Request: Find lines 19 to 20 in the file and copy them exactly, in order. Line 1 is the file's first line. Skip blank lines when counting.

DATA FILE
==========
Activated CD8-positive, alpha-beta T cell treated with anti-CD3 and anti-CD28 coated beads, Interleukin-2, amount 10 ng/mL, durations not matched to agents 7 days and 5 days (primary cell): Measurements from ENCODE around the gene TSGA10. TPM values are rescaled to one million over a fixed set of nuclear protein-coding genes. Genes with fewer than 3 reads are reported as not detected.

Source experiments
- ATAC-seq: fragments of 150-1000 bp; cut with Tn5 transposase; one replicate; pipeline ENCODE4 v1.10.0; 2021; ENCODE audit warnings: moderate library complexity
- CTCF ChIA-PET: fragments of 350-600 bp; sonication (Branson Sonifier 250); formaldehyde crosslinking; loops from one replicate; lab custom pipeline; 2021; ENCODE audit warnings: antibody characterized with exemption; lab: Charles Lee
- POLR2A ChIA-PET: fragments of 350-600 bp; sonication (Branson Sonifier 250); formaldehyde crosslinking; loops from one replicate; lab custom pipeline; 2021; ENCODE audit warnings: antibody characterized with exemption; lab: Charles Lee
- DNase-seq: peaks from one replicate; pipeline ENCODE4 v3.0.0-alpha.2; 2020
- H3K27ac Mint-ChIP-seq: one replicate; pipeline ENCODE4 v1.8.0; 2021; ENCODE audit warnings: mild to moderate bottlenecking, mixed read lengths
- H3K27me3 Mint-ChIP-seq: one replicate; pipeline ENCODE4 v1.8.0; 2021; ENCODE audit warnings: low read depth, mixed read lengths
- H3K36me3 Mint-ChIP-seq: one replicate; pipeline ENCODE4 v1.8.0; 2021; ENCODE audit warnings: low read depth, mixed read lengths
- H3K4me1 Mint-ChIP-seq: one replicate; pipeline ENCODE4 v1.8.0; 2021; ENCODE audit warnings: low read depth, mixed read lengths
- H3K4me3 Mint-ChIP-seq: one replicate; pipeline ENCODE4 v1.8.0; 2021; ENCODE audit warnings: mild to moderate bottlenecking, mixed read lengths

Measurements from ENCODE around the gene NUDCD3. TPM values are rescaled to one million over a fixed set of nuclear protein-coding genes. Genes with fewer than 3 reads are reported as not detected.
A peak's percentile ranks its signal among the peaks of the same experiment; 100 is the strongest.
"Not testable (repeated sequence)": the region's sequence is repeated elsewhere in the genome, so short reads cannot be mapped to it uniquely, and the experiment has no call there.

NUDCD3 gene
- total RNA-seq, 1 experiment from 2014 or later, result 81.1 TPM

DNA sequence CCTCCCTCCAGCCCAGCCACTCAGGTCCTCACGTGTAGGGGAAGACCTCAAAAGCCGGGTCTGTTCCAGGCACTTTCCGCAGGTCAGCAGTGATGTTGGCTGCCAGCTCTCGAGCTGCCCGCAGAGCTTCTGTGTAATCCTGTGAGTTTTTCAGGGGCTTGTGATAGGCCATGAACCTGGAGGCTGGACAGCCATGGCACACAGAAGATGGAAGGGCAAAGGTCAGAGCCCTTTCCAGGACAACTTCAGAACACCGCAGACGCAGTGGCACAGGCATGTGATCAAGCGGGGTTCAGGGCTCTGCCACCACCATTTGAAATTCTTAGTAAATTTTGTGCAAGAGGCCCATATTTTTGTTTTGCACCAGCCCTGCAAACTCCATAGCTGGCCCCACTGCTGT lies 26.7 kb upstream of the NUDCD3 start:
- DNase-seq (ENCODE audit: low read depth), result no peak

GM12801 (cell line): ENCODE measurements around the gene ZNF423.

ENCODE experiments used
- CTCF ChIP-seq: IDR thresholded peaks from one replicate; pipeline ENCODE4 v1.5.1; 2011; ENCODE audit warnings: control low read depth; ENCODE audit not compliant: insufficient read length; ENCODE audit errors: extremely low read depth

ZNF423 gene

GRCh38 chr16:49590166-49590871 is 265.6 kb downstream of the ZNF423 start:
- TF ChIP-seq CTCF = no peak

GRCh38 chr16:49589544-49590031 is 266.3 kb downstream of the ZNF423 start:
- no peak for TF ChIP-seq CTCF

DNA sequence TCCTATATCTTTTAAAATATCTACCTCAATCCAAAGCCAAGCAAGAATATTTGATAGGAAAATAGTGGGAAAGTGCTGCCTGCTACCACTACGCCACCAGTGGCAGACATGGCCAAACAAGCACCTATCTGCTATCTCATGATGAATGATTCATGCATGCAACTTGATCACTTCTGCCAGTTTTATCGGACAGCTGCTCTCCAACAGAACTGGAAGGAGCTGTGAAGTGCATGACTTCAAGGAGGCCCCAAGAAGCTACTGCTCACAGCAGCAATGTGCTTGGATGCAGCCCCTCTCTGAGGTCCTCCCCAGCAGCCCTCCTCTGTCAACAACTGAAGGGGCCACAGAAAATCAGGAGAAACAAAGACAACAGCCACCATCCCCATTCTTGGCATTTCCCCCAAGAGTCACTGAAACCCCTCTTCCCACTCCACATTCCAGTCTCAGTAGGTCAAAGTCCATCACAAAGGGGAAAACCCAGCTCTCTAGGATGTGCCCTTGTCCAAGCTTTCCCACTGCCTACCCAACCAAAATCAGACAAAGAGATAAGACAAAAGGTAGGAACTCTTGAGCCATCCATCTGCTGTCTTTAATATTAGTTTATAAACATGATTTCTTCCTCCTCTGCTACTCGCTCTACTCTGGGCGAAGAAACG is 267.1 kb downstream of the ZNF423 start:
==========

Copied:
GM12801 (cell line): ENCODE measurements around the gene ZNF423.

ENCODE experiments used